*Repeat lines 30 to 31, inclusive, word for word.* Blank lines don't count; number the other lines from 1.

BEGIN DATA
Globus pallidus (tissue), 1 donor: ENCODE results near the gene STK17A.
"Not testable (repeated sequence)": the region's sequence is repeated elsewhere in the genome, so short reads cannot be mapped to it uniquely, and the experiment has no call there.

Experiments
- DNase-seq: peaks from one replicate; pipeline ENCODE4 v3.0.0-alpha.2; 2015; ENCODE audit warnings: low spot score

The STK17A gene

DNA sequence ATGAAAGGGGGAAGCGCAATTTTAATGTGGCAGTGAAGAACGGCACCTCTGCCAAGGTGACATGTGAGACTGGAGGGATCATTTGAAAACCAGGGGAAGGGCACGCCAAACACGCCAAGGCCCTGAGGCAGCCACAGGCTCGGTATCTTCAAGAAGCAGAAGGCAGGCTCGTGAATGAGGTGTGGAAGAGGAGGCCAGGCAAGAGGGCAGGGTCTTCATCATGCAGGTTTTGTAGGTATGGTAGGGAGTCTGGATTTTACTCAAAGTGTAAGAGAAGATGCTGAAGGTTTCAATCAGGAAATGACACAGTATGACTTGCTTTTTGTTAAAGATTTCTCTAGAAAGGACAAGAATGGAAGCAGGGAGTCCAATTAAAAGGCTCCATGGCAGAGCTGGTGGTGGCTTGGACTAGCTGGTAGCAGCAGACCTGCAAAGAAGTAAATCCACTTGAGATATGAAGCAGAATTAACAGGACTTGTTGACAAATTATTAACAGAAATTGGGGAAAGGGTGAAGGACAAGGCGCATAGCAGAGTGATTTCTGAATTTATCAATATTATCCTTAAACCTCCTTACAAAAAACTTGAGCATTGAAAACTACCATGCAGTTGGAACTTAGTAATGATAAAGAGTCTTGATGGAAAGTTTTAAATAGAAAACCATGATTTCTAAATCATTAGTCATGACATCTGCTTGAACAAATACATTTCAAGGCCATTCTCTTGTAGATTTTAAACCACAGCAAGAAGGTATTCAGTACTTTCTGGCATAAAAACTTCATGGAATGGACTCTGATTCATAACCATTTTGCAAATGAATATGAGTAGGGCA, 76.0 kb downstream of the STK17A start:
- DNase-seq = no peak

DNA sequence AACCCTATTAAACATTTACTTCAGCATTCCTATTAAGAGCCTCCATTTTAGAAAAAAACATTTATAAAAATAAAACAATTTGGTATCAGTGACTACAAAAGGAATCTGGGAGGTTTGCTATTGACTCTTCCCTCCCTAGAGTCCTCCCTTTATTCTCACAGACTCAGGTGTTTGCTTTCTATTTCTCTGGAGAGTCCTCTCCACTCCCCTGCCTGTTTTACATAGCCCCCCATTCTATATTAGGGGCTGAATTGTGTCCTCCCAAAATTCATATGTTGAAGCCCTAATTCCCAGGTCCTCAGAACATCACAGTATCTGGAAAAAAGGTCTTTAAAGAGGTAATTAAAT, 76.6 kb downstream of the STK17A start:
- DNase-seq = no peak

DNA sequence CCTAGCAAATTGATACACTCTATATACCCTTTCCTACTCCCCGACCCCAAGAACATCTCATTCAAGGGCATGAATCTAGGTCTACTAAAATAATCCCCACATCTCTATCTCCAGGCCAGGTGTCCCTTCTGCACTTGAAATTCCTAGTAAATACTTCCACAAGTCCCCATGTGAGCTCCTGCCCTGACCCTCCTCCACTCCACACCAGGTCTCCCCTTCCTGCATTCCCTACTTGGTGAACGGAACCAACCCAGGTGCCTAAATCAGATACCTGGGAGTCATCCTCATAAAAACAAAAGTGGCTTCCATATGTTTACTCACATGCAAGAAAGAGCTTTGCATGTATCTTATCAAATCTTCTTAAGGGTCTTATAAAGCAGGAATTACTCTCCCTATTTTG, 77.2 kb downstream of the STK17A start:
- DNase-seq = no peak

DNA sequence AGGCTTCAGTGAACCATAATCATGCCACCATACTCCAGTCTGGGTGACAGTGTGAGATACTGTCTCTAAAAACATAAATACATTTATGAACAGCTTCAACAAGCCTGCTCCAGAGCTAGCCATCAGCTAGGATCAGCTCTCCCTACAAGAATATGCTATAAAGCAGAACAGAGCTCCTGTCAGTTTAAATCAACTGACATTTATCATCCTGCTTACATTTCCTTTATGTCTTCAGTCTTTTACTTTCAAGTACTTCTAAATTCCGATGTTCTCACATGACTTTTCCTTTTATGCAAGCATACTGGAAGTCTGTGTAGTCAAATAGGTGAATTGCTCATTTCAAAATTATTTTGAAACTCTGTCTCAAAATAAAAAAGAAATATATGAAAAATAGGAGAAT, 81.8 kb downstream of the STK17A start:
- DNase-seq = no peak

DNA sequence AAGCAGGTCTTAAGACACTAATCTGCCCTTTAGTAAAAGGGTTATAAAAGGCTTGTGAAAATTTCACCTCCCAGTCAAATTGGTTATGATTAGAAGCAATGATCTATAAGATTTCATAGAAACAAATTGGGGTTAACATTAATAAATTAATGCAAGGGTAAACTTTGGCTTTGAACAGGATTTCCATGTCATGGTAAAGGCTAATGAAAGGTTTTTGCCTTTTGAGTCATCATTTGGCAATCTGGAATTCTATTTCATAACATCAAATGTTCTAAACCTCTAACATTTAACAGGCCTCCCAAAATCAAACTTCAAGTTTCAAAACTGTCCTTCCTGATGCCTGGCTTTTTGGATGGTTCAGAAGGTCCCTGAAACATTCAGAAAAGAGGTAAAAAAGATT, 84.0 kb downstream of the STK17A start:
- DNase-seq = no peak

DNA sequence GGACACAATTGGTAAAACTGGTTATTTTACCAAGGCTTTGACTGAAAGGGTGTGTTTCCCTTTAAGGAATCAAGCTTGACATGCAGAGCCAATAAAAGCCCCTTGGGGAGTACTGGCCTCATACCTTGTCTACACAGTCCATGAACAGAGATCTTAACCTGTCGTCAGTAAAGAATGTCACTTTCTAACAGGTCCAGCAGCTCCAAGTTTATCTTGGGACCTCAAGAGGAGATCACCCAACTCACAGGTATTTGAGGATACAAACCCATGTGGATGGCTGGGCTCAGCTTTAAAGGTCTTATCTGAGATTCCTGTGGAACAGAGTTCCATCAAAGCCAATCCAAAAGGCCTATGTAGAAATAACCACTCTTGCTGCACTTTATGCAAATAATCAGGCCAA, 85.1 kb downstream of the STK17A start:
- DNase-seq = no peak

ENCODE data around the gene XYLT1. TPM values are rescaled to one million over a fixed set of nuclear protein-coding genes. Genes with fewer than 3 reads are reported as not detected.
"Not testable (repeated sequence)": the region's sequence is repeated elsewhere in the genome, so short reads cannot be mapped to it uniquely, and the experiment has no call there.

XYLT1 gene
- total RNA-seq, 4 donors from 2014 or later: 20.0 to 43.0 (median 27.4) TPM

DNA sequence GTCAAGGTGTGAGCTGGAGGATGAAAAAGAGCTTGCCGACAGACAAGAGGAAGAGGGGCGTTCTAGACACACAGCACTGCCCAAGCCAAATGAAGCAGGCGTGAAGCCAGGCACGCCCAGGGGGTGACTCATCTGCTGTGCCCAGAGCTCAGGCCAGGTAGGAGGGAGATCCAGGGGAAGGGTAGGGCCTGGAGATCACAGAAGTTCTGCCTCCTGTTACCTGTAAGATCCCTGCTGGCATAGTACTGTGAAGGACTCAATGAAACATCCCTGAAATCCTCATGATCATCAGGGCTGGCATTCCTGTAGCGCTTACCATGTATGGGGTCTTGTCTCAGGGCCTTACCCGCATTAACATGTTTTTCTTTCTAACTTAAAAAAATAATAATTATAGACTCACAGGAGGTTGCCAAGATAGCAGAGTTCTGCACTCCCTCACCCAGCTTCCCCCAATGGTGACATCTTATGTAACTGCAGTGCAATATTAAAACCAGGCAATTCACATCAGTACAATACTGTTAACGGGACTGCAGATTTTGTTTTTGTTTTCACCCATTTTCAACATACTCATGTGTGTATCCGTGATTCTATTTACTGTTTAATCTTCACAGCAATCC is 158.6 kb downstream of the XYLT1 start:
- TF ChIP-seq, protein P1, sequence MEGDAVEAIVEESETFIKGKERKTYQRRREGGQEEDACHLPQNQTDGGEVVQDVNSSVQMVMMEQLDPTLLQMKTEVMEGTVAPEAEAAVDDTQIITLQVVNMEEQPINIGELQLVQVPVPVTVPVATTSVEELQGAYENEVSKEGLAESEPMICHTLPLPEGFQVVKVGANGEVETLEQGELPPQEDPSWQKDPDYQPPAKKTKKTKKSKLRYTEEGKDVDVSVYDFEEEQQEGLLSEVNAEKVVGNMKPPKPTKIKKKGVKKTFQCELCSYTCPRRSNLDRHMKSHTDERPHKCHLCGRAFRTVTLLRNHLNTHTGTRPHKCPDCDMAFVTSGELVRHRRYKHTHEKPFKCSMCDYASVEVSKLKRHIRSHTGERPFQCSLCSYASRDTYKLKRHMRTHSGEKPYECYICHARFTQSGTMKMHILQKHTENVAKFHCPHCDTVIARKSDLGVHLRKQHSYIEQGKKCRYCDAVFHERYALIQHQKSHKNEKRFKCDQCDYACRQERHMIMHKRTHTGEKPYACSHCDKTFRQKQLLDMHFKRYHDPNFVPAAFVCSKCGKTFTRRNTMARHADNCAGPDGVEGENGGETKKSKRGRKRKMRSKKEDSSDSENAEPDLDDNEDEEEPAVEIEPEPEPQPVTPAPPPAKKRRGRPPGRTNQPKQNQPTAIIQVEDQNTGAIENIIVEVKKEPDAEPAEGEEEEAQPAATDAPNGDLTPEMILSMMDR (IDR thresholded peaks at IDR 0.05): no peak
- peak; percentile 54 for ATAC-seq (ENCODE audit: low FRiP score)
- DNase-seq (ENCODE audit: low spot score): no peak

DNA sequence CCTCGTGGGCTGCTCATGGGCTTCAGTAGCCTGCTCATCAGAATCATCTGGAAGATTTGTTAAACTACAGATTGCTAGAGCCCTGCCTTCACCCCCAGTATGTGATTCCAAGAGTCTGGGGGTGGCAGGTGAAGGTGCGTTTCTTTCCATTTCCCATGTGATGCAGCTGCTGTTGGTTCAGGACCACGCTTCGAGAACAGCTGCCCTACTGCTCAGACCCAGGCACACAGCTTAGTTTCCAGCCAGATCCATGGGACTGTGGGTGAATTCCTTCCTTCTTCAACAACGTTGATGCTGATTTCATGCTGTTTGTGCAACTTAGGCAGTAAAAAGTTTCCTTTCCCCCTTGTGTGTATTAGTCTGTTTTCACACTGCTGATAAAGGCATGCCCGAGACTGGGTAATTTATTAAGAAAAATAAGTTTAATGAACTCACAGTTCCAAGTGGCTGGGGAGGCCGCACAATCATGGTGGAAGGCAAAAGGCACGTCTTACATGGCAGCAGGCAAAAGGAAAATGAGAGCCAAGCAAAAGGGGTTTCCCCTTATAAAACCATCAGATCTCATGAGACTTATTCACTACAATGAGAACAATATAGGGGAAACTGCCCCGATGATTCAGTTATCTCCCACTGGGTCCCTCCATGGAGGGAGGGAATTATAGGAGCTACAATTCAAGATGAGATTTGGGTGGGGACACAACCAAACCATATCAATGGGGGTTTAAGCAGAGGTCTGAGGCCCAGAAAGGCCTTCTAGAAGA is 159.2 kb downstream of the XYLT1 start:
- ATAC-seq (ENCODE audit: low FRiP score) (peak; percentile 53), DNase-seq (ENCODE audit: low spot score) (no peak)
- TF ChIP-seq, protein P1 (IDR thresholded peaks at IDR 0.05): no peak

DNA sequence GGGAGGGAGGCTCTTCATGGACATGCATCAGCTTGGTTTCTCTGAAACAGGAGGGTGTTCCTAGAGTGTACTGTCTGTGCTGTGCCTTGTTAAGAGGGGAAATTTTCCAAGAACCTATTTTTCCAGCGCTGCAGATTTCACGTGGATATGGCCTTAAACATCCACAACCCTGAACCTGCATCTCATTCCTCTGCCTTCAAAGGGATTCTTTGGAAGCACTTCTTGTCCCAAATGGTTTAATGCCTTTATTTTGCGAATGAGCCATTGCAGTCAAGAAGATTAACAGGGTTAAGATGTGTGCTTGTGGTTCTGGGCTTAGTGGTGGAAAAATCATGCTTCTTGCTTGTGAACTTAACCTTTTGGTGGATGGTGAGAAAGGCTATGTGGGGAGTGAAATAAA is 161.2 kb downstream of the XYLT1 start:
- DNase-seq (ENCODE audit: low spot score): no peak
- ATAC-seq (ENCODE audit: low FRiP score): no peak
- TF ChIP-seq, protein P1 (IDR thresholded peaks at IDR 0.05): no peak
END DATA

- DNase-seq (ENCODE audit: low spot score): no peak
- ATAC-seq (ENCODE audit: low FRiP score): no peak